Mona Kennedy chose Westport first. Then she discovered the house. Now she’s found her home.
A year ago Mona sold her house in Picton and moved to a rental in the charming village of Westport. Living in the picturesque cottage town would put her near her family and friends. She knew the area well because she had lived and worked there. In many ways it felt like coming home.
Mona loves living by the water and shopping at the kind of small retailers who learn your name. She craved community. Everything pointed to Westport except there was no house that fit.
One evening, she heard Steve Rolston, the founder of Watercolour, present at a town council meeting. He talked about building a walkable community. He talked about wanting to see people reconnect with each other and with nature. That night, she had a sense she’d found her home.
Mona put down a deposit almost right away. Walking the empty property with a friend became part of her exercise route. She became friends with the construction crew and with Steve. She said he calls her “Mona the Brave” for being the first to buy at Watercolour.
“I bought this home from my heart,” she says. “However, it was the practical aspects of what Land Ark homes has to offer that sealed the deal.”
She bought this house not knowing all the technical innovations. She has since learned that it’s those features that will keep her heating bill incredibly low or give her the peace of mind that fresh, clean air is being silently, mechanically circulated through her home 24 hours a day.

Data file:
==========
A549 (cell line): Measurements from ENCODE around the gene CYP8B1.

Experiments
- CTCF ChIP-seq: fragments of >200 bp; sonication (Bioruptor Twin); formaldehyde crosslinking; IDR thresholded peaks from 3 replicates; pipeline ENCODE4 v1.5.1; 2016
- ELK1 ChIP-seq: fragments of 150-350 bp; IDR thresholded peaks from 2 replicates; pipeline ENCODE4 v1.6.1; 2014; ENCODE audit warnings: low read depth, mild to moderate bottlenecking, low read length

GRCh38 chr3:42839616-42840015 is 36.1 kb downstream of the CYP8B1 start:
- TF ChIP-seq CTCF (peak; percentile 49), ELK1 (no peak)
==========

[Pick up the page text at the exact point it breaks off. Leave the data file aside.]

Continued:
Mona looks at the whole package – the new house and the town of Westport. And put together, it’s that this community is where she belongs. This is already home.
“What appealed to me most was the design features like the wide front verandah and the fact that you can host guests without feeling like you’re tripping over each other,” she says, “And the development doesn’t look like a typical rabbit warren of identical, cookie-cutter houses. Here each house is different. And they’re beautiful.”
One of the favourite features in her new home are the large windows. It feels like light is pouring in everywhere. The windows in the rear of the house catch the morning sunrise. And then she sits on her veranda in the evening watching the sunset.
Watercolour homes are built with JELD-WEN triple-paned windows, one of the many technical features that make these homes net zero ready – features Mona points out to visiting guests. In the evenings, when the temperature drops, the house stays cozy warm. She can’t feel any draft or temperature difference when she sits inside near a window.
“These homes are beautiful,” she says. “What’s standard is hardwood floors, the triple-paned windows, curved corner beads… I could go on and on. You’re already starting at a higher level without even adding any extras.”
The development doesn’t slash its way through the land like a typical bulldozed development. Instead, Watercolour has become a part of it. Mona says the mantel is from timber cut from the old Rice property where Watercolour now sits. It grounds the place – keeps history alive even while something new is created.
Mona walks with a friend every morning. They use the nature trails that crisscross the property, surrounded by trees and wild birds.
Mona walks to the grocery store, library and post office. In the afternoons, when she has time, she stops for a coffee in one of the local shops. Or she walks the .7 km to Sand Lake Beach when her grandkids stop by for a swim.
At night, as she puts the house to bed, she knows she has absolutely done the right thing by investing in Watercolour.